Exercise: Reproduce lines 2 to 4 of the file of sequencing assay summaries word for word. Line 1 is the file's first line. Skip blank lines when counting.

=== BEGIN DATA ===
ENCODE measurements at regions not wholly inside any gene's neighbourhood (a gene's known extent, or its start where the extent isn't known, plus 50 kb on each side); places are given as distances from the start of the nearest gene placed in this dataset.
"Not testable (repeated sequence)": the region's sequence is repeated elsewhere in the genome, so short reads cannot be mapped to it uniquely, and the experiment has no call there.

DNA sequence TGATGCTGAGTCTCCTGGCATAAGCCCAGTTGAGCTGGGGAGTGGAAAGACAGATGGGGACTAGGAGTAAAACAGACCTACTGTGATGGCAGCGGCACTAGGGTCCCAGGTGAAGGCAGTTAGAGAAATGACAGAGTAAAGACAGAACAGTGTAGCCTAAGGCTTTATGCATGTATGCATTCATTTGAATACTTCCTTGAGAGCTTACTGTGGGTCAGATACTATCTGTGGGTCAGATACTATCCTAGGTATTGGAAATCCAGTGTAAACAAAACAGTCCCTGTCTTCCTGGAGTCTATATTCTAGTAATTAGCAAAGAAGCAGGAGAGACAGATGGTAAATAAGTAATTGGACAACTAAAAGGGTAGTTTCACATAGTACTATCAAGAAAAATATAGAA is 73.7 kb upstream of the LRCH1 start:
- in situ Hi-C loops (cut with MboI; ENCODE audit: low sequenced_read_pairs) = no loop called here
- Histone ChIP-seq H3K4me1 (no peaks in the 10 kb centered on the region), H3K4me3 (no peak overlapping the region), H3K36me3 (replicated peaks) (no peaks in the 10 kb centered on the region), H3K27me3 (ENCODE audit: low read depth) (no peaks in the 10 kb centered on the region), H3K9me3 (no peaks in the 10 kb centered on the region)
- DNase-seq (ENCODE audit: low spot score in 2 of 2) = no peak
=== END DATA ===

"Not testable (repeated sequence)": the region's sequence is repeated elsewhere in the genome, so short reads cannot be mapped to it uniquely, and the experiment has no call there.

DNA sequence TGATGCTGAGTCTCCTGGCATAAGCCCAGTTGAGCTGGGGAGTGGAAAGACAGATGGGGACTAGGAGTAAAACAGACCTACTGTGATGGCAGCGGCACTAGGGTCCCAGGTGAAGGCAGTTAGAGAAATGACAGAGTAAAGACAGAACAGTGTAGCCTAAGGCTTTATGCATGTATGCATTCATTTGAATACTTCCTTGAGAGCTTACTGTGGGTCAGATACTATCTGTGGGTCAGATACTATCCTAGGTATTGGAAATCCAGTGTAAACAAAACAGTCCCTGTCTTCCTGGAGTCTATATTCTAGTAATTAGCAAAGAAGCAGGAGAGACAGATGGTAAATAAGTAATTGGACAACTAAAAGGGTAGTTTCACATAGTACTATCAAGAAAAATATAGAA is 73.7 kb upstream of the LRCH1 start:
- in situ Hi-C loops (cut with MboI; ENCODE audit: low sequenced_read_pairs) = no loop called here